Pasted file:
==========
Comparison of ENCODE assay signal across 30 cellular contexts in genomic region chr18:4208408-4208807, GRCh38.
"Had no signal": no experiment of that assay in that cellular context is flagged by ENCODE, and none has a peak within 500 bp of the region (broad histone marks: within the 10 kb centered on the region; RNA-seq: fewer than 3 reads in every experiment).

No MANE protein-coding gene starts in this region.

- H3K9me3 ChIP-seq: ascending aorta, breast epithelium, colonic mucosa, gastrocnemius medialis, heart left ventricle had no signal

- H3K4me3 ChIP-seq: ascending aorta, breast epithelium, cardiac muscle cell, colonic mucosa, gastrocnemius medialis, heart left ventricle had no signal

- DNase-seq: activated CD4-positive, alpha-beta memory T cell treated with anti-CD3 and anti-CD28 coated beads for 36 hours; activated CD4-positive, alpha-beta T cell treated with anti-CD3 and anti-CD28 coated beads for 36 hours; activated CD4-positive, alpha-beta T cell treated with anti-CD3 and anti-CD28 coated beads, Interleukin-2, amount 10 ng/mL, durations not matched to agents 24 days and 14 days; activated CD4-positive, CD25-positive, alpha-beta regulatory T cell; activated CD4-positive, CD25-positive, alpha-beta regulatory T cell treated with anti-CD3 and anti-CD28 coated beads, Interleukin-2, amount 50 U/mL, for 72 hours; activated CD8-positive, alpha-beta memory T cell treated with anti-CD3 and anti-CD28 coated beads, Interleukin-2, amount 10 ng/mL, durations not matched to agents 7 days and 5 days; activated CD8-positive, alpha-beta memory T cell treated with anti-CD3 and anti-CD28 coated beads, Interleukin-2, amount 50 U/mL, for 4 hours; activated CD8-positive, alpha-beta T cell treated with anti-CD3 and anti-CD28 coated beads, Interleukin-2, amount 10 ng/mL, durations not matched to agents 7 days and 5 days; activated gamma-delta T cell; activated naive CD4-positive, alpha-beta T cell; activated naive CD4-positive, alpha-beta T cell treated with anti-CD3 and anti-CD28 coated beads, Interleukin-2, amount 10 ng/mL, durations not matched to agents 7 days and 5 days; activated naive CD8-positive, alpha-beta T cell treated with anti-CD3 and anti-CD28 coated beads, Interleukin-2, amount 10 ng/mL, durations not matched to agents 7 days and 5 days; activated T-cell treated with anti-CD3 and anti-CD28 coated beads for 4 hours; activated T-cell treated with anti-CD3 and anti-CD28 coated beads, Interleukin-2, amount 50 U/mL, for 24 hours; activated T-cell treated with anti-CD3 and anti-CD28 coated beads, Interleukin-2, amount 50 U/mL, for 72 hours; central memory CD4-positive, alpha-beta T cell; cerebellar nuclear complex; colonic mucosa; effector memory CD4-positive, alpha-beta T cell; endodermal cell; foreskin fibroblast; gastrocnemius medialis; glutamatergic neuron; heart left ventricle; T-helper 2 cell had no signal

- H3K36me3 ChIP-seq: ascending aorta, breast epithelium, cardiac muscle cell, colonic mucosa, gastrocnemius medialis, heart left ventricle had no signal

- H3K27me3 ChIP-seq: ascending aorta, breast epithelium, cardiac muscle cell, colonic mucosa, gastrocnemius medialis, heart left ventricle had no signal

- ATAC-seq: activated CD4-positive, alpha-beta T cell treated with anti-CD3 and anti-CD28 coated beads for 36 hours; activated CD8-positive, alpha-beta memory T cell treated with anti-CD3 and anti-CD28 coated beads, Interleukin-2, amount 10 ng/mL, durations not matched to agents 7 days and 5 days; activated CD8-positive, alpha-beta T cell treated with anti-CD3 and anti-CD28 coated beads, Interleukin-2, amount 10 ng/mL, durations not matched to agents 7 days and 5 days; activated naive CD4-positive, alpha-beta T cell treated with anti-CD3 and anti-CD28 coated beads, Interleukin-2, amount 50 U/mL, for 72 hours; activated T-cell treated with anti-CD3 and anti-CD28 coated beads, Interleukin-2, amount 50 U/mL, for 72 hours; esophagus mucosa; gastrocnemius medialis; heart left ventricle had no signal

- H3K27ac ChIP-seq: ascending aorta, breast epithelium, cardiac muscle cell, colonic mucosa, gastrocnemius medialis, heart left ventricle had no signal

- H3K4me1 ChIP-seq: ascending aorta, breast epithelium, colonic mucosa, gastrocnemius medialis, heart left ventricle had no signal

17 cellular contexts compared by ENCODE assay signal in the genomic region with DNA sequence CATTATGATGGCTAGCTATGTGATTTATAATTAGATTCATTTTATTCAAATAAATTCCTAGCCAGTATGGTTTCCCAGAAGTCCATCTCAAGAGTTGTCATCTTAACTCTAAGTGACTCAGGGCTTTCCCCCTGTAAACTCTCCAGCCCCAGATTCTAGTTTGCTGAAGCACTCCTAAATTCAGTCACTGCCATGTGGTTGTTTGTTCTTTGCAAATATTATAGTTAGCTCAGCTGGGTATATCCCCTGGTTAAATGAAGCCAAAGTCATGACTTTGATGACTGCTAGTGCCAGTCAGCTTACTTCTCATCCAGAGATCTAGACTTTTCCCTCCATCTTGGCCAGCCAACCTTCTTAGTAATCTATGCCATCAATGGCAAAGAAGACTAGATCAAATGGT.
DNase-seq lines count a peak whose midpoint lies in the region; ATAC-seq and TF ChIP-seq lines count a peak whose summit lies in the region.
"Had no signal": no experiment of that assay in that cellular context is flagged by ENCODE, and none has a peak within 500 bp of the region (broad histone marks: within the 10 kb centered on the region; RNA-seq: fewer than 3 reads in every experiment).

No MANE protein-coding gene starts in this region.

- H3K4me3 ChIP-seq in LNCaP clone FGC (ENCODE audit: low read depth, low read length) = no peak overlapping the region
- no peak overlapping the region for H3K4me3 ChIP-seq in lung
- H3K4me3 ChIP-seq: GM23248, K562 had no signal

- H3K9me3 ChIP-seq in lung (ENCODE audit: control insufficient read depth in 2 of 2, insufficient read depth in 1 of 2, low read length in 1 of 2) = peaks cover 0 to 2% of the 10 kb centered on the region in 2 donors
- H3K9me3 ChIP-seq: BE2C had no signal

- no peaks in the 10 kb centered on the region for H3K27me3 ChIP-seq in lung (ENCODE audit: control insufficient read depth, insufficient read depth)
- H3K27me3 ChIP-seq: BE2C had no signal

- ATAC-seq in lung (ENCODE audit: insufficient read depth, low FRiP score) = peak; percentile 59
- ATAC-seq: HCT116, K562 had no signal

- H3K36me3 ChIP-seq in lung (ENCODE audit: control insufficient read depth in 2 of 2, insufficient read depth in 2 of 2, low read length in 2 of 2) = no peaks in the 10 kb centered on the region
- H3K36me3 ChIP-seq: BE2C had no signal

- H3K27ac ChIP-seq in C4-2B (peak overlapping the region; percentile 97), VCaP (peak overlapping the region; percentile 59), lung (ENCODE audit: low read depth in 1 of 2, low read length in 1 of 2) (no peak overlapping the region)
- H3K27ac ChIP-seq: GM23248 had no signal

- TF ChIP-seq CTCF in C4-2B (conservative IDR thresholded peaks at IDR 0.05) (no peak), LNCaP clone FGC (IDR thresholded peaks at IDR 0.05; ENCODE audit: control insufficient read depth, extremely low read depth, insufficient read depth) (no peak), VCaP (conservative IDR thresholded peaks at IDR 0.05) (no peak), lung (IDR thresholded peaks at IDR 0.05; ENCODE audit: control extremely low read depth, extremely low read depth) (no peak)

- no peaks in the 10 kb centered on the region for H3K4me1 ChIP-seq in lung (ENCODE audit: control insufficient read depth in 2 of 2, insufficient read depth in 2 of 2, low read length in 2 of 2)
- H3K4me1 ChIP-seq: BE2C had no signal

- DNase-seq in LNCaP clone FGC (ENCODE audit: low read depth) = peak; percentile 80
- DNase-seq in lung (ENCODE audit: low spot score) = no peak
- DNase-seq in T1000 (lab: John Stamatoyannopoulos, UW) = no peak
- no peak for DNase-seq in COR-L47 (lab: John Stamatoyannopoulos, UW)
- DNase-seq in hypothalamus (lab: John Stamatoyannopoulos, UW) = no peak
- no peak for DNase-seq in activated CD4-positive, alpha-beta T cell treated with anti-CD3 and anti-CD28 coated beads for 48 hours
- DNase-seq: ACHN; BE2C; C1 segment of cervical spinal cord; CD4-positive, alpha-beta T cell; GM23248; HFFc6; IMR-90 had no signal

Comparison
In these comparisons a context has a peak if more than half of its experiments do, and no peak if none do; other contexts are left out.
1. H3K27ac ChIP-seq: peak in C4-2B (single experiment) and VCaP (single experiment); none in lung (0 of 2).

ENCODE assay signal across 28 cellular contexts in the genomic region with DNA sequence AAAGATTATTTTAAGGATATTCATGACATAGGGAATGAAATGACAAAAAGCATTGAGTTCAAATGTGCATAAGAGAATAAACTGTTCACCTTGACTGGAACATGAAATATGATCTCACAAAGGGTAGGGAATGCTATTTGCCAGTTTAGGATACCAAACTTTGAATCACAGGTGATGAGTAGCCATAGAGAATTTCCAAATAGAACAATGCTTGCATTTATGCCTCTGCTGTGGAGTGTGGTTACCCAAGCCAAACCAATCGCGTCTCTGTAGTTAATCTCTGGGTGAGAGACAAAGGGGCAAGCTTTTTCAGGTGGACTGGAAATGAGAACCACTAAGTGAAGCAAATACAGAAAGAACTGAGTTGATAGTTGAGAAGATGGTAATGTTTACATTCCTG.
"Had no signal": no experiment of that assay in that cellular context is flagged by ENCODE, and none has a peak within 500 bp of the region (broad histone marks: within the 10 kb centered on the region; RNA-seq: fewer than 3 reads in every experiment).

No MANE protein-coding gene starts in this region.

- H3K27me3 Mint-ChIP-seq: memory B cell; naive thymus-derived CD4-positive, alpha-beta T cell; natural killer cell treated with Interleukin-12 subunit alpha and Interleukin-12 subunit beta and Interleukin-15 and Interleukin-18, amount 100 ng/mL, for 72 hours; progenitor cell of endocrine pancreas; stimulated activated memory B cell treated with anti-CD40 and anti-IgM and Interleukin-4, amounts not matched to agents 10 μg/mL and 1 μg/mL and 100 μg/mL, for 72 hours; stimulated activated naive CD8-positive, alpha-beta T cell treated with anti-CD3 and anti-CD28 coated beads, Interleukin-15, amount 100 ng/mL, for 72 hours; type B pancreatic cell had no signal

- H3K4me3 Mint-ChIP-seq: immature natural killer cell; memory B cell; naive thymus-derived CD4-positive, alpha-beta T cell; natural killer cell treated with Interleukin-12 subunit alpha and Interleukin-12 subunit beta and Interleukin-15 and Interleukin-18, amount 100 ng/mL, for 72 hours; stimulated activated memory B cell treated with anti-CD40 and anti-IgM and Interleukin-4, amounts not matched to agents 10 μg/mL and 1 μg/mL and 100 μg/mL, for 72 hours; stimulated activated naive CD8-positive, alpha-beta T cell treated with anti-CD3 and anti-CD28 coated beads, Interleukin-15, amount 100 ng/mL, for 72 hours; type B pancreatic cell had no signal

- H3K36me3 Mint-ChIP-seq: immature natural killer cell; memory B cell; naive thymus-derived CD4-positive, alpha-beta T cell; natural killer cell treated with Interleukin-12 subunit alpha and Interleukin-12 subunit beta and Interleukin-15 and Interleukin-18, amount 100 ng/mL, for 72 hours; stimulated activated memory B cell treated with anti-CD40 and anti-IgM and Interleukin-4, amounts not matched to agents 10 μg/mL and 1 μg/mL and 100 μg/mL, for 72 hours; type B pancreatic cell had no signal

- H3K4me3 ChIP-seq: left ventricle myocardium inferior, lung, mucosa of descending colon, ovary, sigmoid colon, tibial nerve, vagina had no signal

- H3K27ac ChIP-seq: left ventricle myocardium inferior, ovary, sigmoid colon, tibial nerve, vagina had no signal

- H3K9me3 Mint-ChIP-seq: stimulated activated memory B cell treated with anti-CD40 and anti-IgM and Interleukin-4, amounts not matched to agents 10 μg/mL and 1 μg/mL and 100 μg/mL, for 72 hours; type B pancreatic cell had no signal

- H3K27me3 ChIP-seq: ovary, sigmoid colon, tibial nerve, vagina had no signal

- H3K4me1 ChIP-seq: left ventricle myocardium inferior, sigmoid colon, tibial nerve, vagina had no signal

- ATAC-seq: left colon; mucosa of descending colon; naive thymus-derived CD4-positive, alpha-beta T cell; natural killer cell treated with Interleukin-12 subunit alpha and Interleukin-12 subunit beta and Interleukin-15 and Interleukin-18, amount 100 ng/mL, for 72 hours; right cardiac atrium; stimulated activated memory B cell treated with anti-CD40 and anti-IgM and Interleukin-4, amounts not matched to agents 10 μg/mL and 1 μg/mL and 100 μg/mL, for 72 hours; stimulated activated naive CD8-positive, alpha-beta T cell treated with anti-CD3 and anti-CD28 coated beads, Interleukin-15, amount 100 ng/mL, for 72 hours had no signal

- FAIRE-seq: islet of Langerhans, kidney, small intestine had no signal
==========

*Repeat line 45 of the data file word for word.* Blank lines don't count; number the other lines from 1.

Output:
- H3K27me3 Mint-ChIP-seq: memory B cell; naive thymus-derived CD4-positive, alpha-beta T cell; natural killer cell treated with Interleukin-12 subunit alpha and Interleukin-12 subunit beta and Interleukin-15 and Interleukin-18, amount 100 ng/mL, for 72 hours; progenitor cell of endocrine pancreas; stimulated activated memory B cell treated with anti-CD40 and anti-IgM and Interleukin-4, amounts not matched to agents 10 μg/mL and 1 μg/mL and 100 μg/mL, for 72 hours; stimulated activated naive CD8-positive, alpha-beta T cell treated with anti-CD3 and anti-CD28 coated beads, Interleukin-15, amount 100 ng/mL, for 72 hours; type B pancreatic cell had no signal